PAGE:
The city’s cleansing service has been under pressure over Christmas and into the new year due to staff absences.
Chris Mitchell, from the GMB, said rising Covid-19 cases and more workers having to self-isolate, as well as extra waste, are behind the delays.
He claimed no contingency plan had been put in place and there is a “shocking” lack of testing for bin workers.
What did Glasgow council say?
A council spokesman admitted positive Covid-19 tests have been a contributing factor, along with other illnesses, staff on leave and the additional waste generated over Christmas.
However, he said the council is “working to a plan that should see the situation dealt with in the coming days”.
The spokesman said: “We are managing all of our available resources to ensure any disruption is kept to a minimum and we catch up from the festive period as quickly as possible.
“Waste will be removed but it may take longer than usual in places. Our household waste centres are open as normal for anyone wishing to dispose of any excess waste.”
What went wrong?
On December 22, the council announced its bulk uplift service would be suspended until Thursday, January 20 at the earliest.
It said the decision had been made due to the “rapid spread” of Covid-19 and the increasing number of staff required to self-isolate. All available resources were to be directed towards collecting household waste and recycling.
Mr Mitchell said: “The absence levels are increasing with self-isolating and Covid cases. That’s why the council suspended the bulk uplift service.
“The problem they have is testing. There is no testing currently within the department. I find it shocking as we are key and critical workers.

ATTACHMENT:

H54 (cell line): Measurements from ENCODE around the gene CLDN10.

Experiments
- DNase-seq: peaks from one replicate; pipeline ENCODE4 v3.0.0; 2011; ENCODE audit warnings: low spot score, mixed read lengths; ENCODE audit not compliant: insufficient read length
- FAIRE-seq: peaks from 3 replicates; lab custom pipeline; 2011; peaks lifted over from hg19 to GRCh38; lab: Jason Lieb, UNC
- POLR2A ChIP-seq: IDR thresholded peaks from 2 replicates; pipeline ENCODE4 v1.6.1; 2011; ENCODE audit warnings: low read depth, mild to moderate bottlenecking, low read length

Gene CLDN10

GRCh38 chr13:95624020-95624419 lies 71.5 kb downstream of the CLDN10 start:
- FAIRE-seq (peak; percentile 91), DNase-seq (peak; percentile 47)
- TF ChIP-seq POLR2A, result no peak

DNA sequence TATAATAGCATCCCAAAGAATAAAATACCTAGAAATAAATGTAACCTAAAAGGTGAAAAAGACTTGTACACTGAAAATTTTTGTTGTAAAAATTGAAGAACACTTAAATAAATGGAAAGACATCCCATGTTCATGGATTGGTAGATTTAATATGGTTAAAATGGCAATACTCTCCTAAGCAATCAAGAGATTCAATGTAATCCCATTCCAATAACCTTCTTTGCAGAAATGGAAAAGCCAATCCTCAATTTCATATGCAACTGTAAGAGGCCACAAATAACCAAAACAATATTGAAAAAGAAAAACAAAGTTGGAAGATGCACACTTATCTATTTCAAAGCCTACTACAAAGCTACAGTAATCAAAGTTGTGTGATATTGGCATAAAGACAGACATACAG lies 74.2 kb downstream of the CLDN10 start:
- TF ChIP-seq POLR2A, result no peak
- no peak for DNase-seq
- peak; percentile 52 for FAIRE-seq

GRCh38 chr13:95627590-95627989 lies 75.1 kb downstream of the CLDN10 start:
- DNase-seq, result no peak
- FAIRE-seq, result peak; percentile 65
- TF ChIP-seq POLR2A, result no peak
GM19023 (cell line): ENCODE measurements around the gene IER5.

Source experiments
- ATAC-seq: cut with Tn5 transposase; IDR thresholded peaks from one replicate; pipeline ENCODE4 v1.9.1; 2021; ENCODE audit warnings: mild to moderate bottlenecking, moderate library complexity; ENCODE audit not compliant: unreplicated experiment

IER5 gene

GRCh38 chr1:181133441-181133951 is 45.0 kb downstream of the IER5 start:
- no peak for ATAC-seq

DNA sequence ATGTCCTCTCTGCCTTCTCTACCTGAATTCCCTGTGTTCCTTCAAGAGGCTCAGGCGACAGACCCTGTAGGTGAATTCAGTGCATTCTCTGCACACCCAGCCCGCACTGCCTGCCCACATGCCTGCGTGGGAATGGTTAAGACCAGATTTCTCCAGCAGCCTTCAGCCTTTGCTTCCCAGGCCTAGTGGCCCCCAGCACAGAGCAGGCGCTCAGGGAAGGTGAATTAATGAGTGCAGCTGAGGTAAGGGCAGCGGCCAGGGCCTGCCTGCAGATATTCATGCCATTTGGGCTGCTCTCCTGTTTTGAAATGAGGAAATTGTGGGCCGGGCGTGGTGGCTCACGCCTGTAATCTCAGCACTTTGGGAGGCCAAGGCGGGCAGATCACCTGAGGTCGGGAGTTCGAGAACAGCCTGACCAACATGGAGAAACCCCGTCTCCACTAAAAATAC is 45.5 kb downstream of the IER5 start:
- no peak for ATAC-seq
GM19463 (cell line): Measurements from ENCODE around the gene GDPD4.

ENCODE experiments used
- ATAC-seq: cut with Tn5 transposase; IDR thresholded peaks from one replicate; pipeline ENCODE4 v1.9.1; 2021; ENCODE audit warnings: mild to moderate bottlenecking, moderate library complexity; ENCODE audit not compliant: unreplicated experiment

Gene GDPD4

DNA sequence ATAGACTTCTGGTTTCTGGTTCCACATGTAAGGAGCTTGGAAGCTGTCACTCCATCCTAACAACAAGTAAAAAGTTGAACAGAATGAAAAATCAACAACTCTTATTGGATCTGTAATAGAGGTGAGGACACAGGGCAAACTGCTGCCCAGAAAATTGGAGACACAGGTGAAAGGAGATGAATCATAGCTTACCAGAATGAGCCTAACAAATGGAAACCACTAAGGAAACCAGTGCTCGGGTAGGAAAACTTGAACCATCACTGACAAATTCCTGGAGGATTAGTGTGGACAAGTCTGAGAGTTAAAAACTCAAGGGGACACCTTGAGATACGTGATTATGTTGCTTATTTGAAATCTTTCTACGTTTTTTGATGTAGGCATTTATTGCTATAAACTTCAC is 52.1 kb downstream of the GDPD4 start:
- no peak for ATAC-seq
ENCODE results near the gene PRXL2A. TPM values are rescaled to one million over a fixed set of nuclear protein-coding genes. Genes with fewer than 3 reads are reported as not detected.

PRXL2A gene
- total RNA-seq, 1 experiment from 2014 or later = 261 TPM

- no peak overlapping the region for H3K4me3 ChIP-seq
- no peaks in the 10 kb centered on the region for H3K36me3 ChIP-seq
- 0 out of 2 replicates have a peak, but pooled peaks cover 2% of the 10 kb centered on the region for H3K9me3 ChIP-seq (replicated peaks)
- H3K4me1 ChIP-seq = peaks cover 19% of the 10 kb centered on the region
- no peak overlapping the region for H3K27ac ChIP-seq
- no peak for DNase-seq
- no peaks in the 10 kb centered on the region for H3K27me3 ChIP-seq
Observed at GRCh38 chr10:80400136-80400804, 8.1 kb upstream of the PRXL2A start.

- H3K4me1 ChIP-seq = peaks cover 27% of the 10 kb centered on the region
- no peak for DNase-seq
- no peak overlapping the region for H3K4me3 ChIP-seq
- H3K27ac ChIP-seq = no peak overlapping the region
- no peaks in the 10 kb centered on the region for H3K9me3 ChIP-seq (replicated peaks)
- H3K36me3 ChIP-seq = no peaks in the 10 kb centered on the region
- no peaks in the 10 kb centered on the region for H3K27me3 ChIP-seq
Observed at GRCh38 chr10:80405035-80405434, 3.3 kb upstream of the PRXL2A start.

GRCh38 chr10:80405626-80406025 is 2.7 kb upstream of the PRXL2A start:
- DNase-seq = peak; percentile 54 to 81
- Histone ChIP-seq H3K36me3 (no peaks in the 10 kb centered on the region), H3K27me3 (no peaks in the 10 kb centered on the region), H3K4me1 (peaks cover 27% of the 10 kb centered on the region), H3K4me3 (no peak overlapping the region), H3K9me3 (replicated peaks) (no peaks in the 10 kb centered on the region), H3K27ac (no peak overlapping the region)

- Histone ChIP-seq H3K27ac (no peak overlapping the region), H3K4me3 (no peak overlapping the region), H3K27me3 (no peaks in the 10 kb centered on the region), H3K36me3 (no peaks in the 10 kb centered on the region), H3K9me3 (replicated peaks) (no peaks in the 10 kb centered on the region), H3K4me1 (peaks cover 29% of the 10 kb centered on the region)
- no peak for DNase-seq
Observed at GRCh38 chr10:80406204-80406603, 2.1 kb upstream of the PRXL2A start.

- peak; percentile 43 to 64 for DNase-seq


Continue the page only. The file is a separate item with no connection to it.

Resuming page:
“Also this time of the year, and the fact more are working from home so there is more rubbish being generated, makes this a perfect storm.
“There should always be a contingency plan in place for an emergency, this never happened. You cannot cut your way out of a crisis.”
There is national guidance on testing for care home/home care staff, with one PCR and two lateral flows tests per week, but not for cleansing workers.
The council spokesman added: “We are acquiring testing kits from the workplace testing scheme and these should be available to staff in the next few days.
“Staff can also obtain testing kits personally, either from a local pharmacy or by ordering from the government website.”
He said the council has worked with trade unions throughout the pandemic to develop a wide range of measures to protect staff from the spread of the virus.
“Over the course of the pandemic we have developed a wide range of contingency and business continuity plans to deal with the impact of Covid,” the spokesman added.
“We are implementing contingency plans on a daily basis to ensure that routine household collections services are being maintained.”